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The enterprise. volume (Williamston, N.C.) 1899-201?, April 28, 1936, Image 1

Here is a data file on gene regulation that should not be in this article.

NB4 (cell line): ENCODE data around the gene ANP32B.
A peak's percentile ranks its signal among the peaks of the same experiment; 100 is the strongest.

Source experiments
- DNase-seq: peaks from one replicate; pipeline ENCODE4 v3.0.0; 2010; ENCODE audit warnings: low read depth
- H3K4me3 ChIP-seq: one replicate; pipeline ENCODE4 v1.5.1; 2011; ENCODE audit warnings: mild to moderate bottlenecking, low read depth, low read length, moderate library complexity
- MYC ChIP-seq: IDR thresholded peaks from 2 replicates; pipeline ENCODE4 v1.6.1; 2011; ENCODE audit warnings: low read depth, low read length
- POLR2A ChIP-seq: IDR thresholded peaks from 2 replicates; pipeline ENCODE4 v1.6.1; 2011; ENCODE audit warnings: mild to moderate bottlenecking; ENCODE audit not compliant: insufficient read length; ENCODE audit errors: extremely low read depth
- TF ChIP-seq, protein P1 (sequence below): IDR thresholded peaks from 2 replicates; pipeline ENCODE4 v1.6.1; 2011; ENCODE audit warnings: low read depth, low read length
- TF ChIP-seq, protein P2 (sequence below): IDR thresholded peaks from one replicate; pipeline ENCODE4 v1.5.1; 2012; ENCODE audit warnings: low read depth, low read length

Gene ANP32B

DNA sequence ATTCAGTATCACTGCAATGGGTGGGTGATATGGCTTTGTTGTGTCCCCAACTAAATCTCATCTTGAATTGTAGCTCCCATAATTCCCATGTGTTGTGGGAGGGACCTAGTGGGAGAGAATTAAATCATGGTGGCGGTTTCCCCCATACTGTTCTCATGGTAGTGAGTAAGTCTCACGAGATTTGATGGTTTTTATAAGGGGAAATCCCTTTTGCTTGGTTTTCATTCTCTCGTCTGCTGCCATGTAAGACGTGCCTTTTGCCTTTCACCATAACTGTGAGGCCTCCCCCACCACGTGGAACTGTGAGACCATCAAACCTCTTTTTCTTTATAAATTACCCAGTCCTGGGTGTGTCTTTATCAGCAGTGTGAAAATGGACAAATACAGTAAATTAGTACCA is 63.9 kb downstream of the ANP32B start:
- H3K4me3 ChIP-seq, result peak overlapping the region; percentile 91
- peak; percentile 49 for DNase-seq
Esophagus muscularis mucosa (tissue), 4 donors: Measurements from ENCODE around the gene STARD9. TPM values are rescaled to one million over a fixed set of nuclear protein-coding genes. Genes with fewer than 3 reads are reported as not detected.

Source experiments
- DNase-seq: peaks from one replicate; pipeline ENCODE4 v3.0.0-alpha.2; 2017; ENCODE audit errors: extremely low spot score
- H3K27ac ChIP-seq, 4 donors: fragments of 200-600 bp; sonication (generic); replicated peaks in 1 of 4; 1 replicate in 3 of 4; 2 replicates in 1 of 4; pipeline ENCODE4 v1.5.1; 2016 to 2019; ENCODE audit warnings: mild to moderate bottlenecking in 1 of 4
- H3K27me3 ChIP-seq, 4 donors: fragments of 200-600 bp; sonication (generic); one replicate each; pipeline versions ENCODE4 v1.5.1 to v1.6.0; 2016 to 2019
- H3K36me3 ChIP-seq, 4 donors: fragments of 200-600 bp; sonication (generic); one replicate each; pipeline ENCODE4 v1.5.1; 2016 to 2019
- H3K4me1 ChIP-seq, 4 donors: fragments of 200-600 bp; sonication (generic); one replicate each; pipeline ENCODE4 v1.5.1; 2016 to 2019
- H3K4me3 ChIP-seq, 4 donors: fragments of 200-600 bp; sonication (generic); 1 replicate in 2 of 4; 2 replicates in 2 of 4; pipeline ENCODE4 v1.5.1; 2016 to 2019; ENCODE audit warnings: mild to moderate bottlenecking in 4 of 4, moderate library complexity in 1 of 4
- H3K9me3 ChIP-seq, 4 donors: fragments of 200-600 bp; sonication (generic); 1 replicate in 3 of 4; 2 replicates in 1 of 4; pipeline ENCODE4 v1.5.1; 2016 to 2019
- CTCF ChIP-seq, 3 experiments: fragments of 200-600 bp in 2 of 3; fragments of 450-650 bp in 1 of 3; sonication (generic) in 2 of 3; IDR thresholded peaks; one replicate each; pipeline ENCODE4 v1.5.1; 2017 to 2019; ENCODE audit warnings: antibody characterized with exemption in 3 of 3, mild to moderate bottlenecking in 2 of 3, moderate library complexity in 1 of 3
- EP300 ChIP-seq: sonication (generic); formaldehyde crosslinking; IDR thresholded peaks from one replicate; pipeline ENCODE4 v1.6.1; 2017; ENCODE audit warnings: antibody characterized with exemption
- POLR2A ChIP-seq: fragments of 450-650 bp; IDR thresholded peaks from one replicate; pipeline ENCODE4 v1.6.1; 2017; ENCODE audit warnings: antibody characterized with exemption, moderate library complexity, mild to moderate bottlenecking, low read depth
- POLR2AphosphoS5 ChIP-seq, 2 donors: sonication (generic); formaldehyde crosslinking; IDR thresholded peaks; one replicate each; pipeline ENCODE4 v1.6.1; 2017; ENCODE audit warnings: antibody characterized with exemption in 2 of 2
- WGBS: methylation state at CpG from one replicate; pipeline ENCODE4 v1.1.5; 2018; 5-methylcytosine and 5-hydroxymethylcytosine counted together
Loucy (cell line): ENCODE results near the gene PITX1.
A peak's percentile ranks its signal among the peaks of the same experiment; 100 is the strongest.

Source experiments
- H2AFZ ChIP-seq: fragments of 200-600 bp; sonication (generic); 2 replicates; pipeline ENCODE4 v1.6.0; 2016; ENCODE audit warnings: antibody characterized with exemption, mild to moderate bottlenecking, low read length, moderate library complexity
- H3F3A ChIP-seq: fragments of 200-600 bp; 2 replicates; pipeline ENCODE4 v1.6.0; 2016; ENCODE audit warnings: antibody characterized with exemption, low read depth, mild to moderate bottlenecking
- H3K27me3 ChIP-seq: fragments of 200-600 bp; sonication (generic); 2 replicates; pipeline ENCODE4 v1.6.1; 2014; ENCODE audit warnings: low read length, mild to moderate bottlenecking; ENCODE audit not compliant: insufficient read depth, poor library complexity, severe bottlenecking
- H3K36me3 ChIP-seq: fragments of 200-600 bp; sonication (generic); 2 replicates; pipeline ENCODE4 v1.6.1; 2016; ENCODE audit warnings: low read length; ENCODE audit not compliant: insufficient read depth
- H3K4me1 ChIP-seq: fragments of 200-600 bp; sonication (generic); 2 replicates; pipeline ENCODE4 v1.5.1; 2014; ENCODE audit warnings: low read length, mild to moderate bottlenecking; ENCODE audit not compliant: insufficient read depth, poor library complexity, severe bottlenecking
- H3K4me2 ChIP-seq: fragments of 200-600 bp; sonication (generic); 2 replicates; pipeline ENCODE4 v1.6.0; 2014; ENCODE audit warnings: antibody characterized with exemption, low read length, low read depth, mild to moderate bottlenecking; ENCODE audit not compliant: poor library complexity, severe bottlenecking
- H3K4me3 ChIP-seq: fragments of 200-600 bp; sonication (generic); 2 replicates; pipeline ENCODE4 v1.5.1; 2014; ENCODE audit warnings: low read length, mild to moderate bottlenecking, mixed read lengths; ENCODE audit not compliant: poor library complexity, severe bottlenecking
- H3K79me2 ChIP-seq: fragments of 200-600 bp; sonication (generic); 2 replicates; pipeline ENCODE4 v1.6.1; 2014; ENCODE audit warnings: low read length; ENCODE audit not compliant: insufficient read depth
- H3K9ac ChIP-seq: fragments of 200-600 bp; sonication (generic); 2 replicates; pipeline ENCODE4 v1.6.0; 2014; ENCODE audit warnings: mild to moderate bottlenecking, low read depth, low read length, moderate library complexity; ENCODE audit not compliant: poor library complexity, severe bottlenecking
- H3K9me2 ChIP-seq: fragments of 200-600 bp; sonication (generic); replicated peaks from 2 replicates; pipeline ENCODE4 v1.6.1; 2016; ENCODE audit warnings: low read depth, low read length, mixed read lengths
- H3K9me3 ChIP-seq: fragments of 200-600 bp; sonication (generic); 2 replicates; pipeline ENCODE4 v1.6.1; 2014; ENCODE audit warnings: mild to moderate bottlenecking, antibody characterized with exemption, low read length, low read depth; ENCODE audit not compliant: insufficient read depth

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THE ENTERPRISE VOLUME XXXIX?NUMBER 34 Williamston, Martin County, North Carolina, Tuesday. April 28, 1936 ESTABLISHED 1899 SOU PROGRAM IS MADE FLEXIBLE TO REACH MORE Must Shift Soil Depleting Crops Into Soil Con serving Crops The toil-improvement program ha? been made more flexible so that a greater number of farmcra will be able to qualify for payments. Originally, the program specified that a farmer must have an acre age of toil-conserving crops equal to at least 20 per cent of his base acreage of cotton, tobacco or pea nuts. and at least 15 per cent of his I base acreage of other soil-depleting crops. 1 Under a new ruling, said Dean 1. O. Schaub. of State College, grow ers who fail to meet the original minimum requirements can still qualify for partial payments. For each acre by which they fail to meet the minimum requirements, a deduction will be made in their payment equal to one and a half times the rate of the soil-conserv ing payment on crops other thanl cotton, tobacco, and peanuts. In North Carolina, the soil-con serving payment, for talcing land out of soil-depleting crops and put ting it into soil-conserving crops, will probably be around $10 acre, except in the case of cotton, I tobacco and peanuts. On cotton and tobacco the rate is 5 cents a pound on the average pro duction of the land taken out of these crops, and on peanuts the rate is 1 1-4 cents a pound. Another ruling provides that acre age planted to winter cover crops and green manure crops after it has been in vegetable crops will be clas sified as soil-conserving if it is turned under as green manure be tween January 1 and October 1, 1936 However, the cover apd manure crops must have been growing at least two months before being turned under. The dean also pointed out that farmers who already have large acreages of soil-conserving crops, but comparatively small acreages of soil-depleting crops, may obtain soil-building payments without de creasing the amount of their cash crops. If they do not reduce their de pleting crops, he explained, they will not receive a soil-conserving payment, for they will not have shifted any land from depleting to conserving crops. But they will be entitled to soil-1 building payments for the soil-con serving crops they grow. The dean explained that soil- I building payments are made for growing soil-con)serving crops, while soil-conserving payments are I made^or taking land out of deplet ing crops and putting it in soil-1 conserving crops. The AAA has eliminated the term I soil-building crops Crops former ly under this classification are now I included with the soil-conserving I crops. The division of payments be tween landlord and tenant has been modified in this region so that 16 2-3 per cent of the payment will go to the person furnishing the land, 16 2-3 per cent to the person fur nishing the work stock and tools, with 66 2-3 per cent being divided I in the same proportion that the crop is divided between them. The regulations previously estab lished provided for a division of the payments between landlord and ten ant, according to the way the crop , was divided between them, with no allowance made for the person fur nishing the land, tools, or work stock. I Soil Program Off To Splendid Start Here The toil conservation sign-up campaign was reported to havtf got ten oft to a very successful start in nearly every one of the nine dis tricts in this county yesterday. Two committeemen in the courthouse were busy all days yesterday re ceiving applications, and today a third man was drafted into serv ice to aid in the work. More than 40 farmers in this immediate dis trict have already signed, and the outlook is not bright for a much larger participation in the program than was first expected. ' Only one week has been allotted to push the campaign over, and aft er Saturday it is likely that the work will be handled in the court house. Reports from other counties are considered very encouraging, Wil son reporting last week a sign-up of more than 70 percent of its far Jail of County Now Ranks With North Carolina s Best The Martin County jail, just re cently rated alone with nearly every other jail in the state as unfit to keep federal prisoners, is now recog nized as one of the best in the 100 counties and acceptable to inspec tors. No official inspection by fed eral authorities has been made since the jail was painted, but Deputy Marshall Buck, who was here last Saturday, explained that the jail was one of the best in this district and he felt sure it would be given a high rating by the inspectors. With several talented painters in jail from time to time, the county authorities made arrangements to have the work done. However, be fore the project was completed, the painters completed their time and have managed to stay out since then Private labor is finishing the work. Rural Electrification Projects Are Rushed SEINE FISHING I J Seine fishing finally jot un derway yesterday moraine at Jamesville after weeka of delay caused by flood waters. Small catches were reported during most of the day, Mr. C. C. Flem ing. the operator, explaining that several hours were required for the seine to get wet enough to sink to the bottom. Larger catches were reported this morn tag, but no record hauls were made. A sail boat, going out the river this morning, ground ed in the fishing ground and de layed activities several hours, but the boat was floated again about 11:31 and fishing was re While the season ordinarily closes the 10th of May, it is al most certain that activities at the fishery will continue toward the latter part of next month, or just as long as the operations prove successful. White Man Arrested For Robbing Store. Near Here Monday I Reuben Rogers Trapped In Attempt To Burglarize Nurney's Rural Store Reuben Roger., ^-year-old white man wa. arrested and placed in the county jail ye.terday the alleged robbery of Nurneys, itore on the Jame.v,Ue road a .hort while before. C.ughMn th.^y irrTco^Pea. and he was turned over to Deputy J. H. Roe '^During the past two weeks, Mr. a Mr Parker operators Nurney and Mr P?^ ?' ,helh drawer while they E-ysrsri-r and a trap was y before -I the care M Parker and ^rUVr t^tore while they /low Closing in on him, they ^^theTawr^ S'SSS^d *1." in -J def ^ counter where Roger. C^wu on HU trail. 'Tnlintheaumofl^hMheen sawr-artr tinued In Jail. Band Participated In State Cxmtest While Williamaton'^High j^hool Band i. aaid to have performed well it did not gain much recognition the .tate music contest at Greena bU dUuippointed with the djcUion of the judges. No cojnpUinU wera heard about the judging, however and some of U*e boyi returned home with the determination to practice more and do better neat Martin County g.injd much n*og in wnuH/ .. nition .however, when Chand Smith, Roberaonville youth, took drat prti# wtth hla voice. Work To Get Under Way in Two or More Sections in Few Days Contracts for Extension In Jamesville Township Are Completed Construction on Martin County's first rural electric line under the. rural electrification program is scheduled to get underway within the next few days. In the meantime plans for the electrification of other rural sections in the county, includ ing the town of Bear Grass, are going forward rapidly. Contracts were completed last Sat urday for a rural electric line ex tension from Jamesville to Cedar Branch church, a distance of 1.7 miles. Easements are being obtained this week from property owners a long the route preparatory to start ing actual construction probably the latter part 5t next week Eleven customers have already signed up for service on the Jamesville line extension, and the contracts have been turned over to the Virginia Electric and Power Company in Williamston. Construction work on a short extension along the Pitt Martin and Edgecombe County lines is also to be started within the next few days, it was learned. The Jamesville line extension has 'been under consideration for sev eral months, and while the project was just about doomed to failure at one time, the 41 property owners renewed action almost overnight and pushed the program across. Tomorrow night at 7:45 o'clock prospective light and power cus tomers in parts of Griffins and Bear Grass Townships are meeting in the Bear Grass school building to con sider final contracts for service. There are around 50 prospective customers in that territory, and it is believed that all of them and a few others interested in the pro posed project will attend the meet ing. Mr. R. H. Goodmon, manager of the Williamston district of the Virginia Electric and Power Com pany, will attend the meeting, which is open to the public. Oxford Orphanage Singing Class To Be Here Monday, lltli Will Give Annual Concert In the High School Auditorium The singing class of the Oxford Orphanage, under the direction of Mrs. Sadie T. Hutchinson, including 14 boys and girls, will give a con cert in the Williamston High School auditorily Monday evening, May 11, at 8 o'clock, it was announced this week by W C. Manning, chair man of the Oxford Orphanage com mittee of the local Masonic lodge. The program will be featured with delightful songs, recitations and drills with colorful costumes and good music. Included on the program will be scenes of China boys, the chapel choir, Captain Kidd and "Let's Bel the Cat." L. W. Alderman will be with the class and will meet his friends here. For more than SO years the Sing ing Class has made annual tours all over North Carolina. The orphan age has been in operation for 82 years, and a number of Martin County children have been cared for in the institution. Several are there now, and it is possible some of them may be included in the singing class membership. ? Local Teim Plays Two Gamas Hare This Week The local baseball team will play two games this week, meeting Greenville here tomorroty after noon and Wilson here Friday. ABANDON HOPE OF AGRICULTURE BUILDING HERE Committee Unable To Get Suitable Site At Last Minute for Structure AH hope for getting an agricul tural building in this county thru the Works Progress Administration has been abandoned, Mr. J. E. Pope, chairman of the Martin County Board cf Commissioners, said yes terday. Plans for the proposed project fell through when a com mittee representing the board of commissioners failed to procure Suitable site, WPA offioiuls having ruled a. the last minute that an ad dition to the courthouse would not he considered. Learning last Hum-lav evening that tlio agricultural l uilding could not be built as a part of the court house, the committee attempted to buy a lot, but the board representa tives and property owners could not get together. "We offered $1,800 for a site and there was our limit, but the owner wanted A2.000," Mr. Pope said. When informed last Thursday evening that a separate site for the building would be necessary, the committee immediately started look ing for that site, the WPA authori ties explaining that some definite ac tion would have to be taken by Sat urday night. "We could not com plete the arrangements by that time, and, according to what the WPA representatives said, there is no hope of geting the $10,000 building," Mr. Pope explained. Construction work is already un derway on similar buildings in a large number of counties in this section of the state. DRIVE ON RABIES TO BE FINISHED UP BY SATURDAY Will Hold Clinics in Three Townships of County Next Saturday Arrangements have been complet ed for winding up the anti-rabies campaign on Saturday of this week in the county. No accurate record on the anti-rabies campaign is avail able just now, but Sheriff C. B Roe buck states that the dog owners are coperating better this year than they did last to make the move ment prove successful. Very few have refused to have their dogs vac cinated, it was said. Numbers of dogs have been add ed to the tax list as a result of the anti-rabies campaign, but the in crease has not been sufficient to off set the coat of the vaccinations, it is believed. Angered because her dog had been listed for taxation, an old colored woman living near here was down on the sheriff for charg ing her $1 tax. It was her belief that a woman did not have to pay tax on a dog, she claimed. The of flcerstried to explain that she would have to pay tax on a mule, automo bile or other personal property, but she did not own a mule, automo bile or any pergonal property. She was only interested in her puppy, she said. Wednesday afternoon, a clinic will be held at Robert Moore's fill ing station on the Hamilton Road. Thursday afternoon dogs will be vaccinated at Mickey/s Inn on the Everetts road and at'the old Biggs schoolhouse Friday afternoon. An all-day clinic will be held at the county courthouse Saturday to com plete the work in Williamston Town ship. An all-day clinic will be held at Godard Brothers' filling station for all dogs in Williams Township Four clinics will be held Satur two at Bennie Lilley's store and the Ange school house that morning and at Jamesville and Dardens that aft Skewarkee Masons Will Hold Meeting Tonight There will be a regular meeting of Skewarkee Lodge, No. 60, A. F. and A. M., in the lodge room to night at 7:30. In addition to the regular business, there will be work in the first degree. All members and visiting Masons are Invited and urged to attend. Legion Auxiliary To Meet With Mrs. Mack Wynne The regular monthly meeting of the John Walton Haasell post of the American Legion Auxiliary will be held Saturday afternoon, May 2, at 3 o'clock, in the home of Mrs. W, Mack Wynne, Robersonvllle. Mem bers please take notice of the change tn place. Work Gets Underway Today On Widening of Street Here Work on Williamston's main street-widening project, pend ins (or tke put two month*, fot under way this morninf when the construction forces of F. D. ( line, contractor, moved in from Selma. A distribution plant Is being erected today, and grad ing work is under way on the west end of the street, the fore man stating early today that probably a few yards of con Crete would be poured late this afternoon. The contract calls for widen in( the west end of the street to a width of 24 feet and as far out as the town limits. The east ern end of the street will be 3d feet wide from the Hall home to the Harris tilling station, near the river, when the project is completed. About two weeks' time will be required to handle the project, it was stated. Use of Liquor Profits Is Presenting Problem Projects tor Public Improvements Are Suggested by Some Question Has Not Received Official Consideration Up Until Now With around $2,000 in liquor prof its in the county's general fund, the question has already presented it self as to how the money is to be spent .The question has not " re ceived official consideiation so far. but the conservatives are said to be awaiting the use of the profits in decreasing the county tax rate, while there are others who would like to see the county either invest the money, described as "tainted*' by some, or handle a well-planned improvement program. According to unofficial reports, the county commissioners, or sever al of them, at least, are of the opin ion the profits should be used in ef fecting a reduction in the tax rate. A joint improvement program in cooperation with the Works Prog ress Administration has been men tioned by some leaders in public life, these people pointing out that the county could profit to a greater extent by having the government match its funds received from legal liquor sales. | Another line of thought is pre senting itself, the leaders in this class considering it unwise to use the profits from legal liquor sales in decreasing the tax rate, for the liquor control system might be al tered and the revenue diverted to the state or other agencies. In that case, the tax rate would necessarily have to be increased soon after it was decreased. The approximately $2,000 in li quor profits was only turned into the general fund a few weeks ago, and it now appears that some defi nite regulations must be adopted soon as to how and for what the money shall be spent. Probably the question will receive preliminary consideration at the next regular meeting of the commissioners. 20 Cases for Trial In Recorder Court Convening for the first time since April 7, the county recorder's court is handling a docket of 20 cases to day, the sessions during the past two weeks having been cancelled for the superior tribunal. The court has on its docket anoth er one of those unusual cases for trial. George Silverthorne is charged with driving a horse and road carl while intoxicated, a violation under the vehicle laws of the state. Pa trolman Stewart arrested Silver thorne and took charge of the horse last Saturday a week ago, the offi cer appearing just as much at home in the contraption as he would have been on his motorcycle ^ One or two other cases charging drunken automobile driving are on the docket, but most of the cases charge assault and larceny. Local Parent-Teacher Meeting Thursday 3:30 The local parent-teacher associa tion will hold a business meeitng in the grammar school building Thurs day afternoon of this week at 3:30 o'clock. Officers for the coming year will be elected, and other bus iness handled at that time, Princi pal Hix announced this morning An entertainment program will be rendered by a grammar school chorus. Members of the organiza tion are urged to attend Business men of Brevard are co operating in the Transylvania Farm program of lime, legumes, livestock and poultry based on soil conser vation. I TO SPEAK HERE William H. Griffin, Chapel Hill resident and candidate for a seat in the United States Sen ate, is scheduled to speak here Friday at noon. Just where the candidate, one of four in the field, will speak could not be learned, but unofficial reports state that he will appeal to the voters through a loud speaker on his car. There are now four candidates in the Held for the office now held by Josiah William Bailey. Their names are: David Strain, of Durham; Richard Fountain, of Rocky Mount; Mr. Griffin, and Mr. Bailey. Candidate Griffin has planned to make 93 speeches between now and the June 6 primary. He is a noted lawyer, having practiced in New Vork, Wash ington. Paris, France, and North Carolina. Expect One Contest At Least for Places On County Board I1 ive Candidates Announce and a Sixth Expected To Enter Race Soon A spark of interest in county pol itics was virtually assured this week when unofficial reports were heard stating that at least four members of the present board of county com missioners and probably the fifth member would seek reelection. As la result of a law passed by the last I legislature arranging the nomina tion of commissioners by districts, a peculiar situation arises. Messrs' Joshua L. Coltrain, of Williams Township; and C. C. Fleming, of Jamesvilte Township, are, accord ing to reports, scheduled to com pete for the nomination in the Jamesville-Williams district So far no other contests for county commissioner have developed, and at present Mr. V. G. Taylor, of Cross [ Roads, has not intimated that he planned to seek reelection. It is possible that he will seek reelection if no opposition presents itself, and he may enter the race anyway. But just what he plans to do is not defi nitely known. Mr, R, A. Haislip has already an nounced his candidacy in the Goose Nest-Hamilton district, a section that is notffdirectly represented on the board of commissioners just now It was reliably learned this week that Messrs Coltrain, Flem ing, Perry, and Pope plan to seek reelection, but it could not be learn ed just what Mr. Taylor, the fifth popular member of the body, planned to do in connection with another term us commissioner. The announcements this week vir tually assure the board of commis sioners a quorum, at least, but the political situation on the board of education front remains distressing ly quiet. Town Commissioners In Special Meeting Today The local town commissioners are meeting in special session this aft ernoon to complete arrangements for refunding town bonds. It is understood the commissioners will also consider plans in connection with the proposed location here of a pulp mill. ? Building Loan Stockholders Meet Here Next Tuesday " The annual meeting of the stock holder* of the Martin County Build ing and Loan Association wil lbe held sn the office of Secretary Wheeler Martin next Tuesday morn ing at 11 o'clock, it was announced today. All stockholders are urged to attend. TAX LISTING WILL BE BROUGHT TO CLOSE THl RSI) \Y Substantial Losses In Some Township Listings Are Reported Time for listing of property for taxation in tins county is scheduled to close Thursday of this week. As far as it could be learned today, no provision for an extension has been made, subjecting those owners who have not listed their property by that time to a penalty as great as 100 per cent, it is understood. Wheth er the county commissioners will consider an extension or just allow the law to take its course is not known. Extensions have been the order in years gone by, but the time lias come when many property own ers completely ignore the require ments necessary in handling the taxing system, and it is possible that a substantial penalty will be im posed. Some townships have reported re markable responses to the call to list property, but this situation is not general, it is understood. No accurate forecast on the trend of values is yet available, but half the districts, if not more, are ex pected to show substantial losses this year In the strictly rural town ships. losses can be expected, the decrease being as great as 25 per cent in some cases. Little change is noted in values, both real and per sonal, it is understood, but the loss is traceable to an. act of the last legislature including livestock as an item for exemption under certain conditions. Over in Williams Town ship. the changed law is said to be very effective and receiving general approval Small Attendance Upon Pro-School Clinics Reported ? Thirty-eight Children Are Examined In Local School Today A smaller attendance than last year upon pre-sehool clinics start ed in this county Monday, was re ported today. However, the clinics during the first two days were de scribed as very successful. Twenty pre-school children were exam inert at Jamesville yesterday morning and nine at Farm Life in the afternOon. Last year 26 were examined at Jamesville and 22 at Farm Life. This morning, I)rs. Rhodes. Evans, Saunders, Spencer and Mer cer, assisted by Mrs. Sloan, State nurse, examined 38 children in the local school compared with 54 a year ago. The future pupils were said to be unusually healthy, the examiners finding only 17 in the group with physical defects. Ten had defective teeth and none had defective vision There were 13 cases of bad tonsils and adenoids. Tomorrow mOrning u clinic will be helot-at Bear Grass and at Ev eretts tomorrow afternoon. Thurs day, children will be examined at Robersonville and at Oak City Fri day morning and Hamilton that aft | ernoon. At the clinic here today, about one-half the children were from the | country Others would probably have been here if their parents had not been forced to remain at home and carry on their farming operations. Mrs. Bailey Dies In Robersonville Mrs Mamie Barnhill Bailey, sis ter of Mr. J. T Barnhill, of this place, and greatly beloved citizen of Robersonville, died at her home there last evening at 7:10 o'clock following an illness of only a few weeks' duration Funeral services are being conducted at the Rober sonville Primitive Baptist Church, of which she had been a faithful member for many years, this after noon at 3:30 o'clock by Elder B. S. Cowin. Burial will follow in the new cemetery there. Mrs. Bailey, 58 years old. was the daughter uf Mrs. Creasy Barnhill and husband, the late A. P. Barn hill She was born and reared in thia county, near Everetta. In early womanhood she was married" to Mr. I Robt. A, Bailey and he with two children, Mrs I. Mayo Little and Misa Gladys Bailey, all of Rober sonvile, survives. She also leaven besides her mother and brother here, one sister, Mrs, Hesie Rober aon, and two brothers. Meters. Jk- B. Barnhill and Church BarnhiU, all of thia county.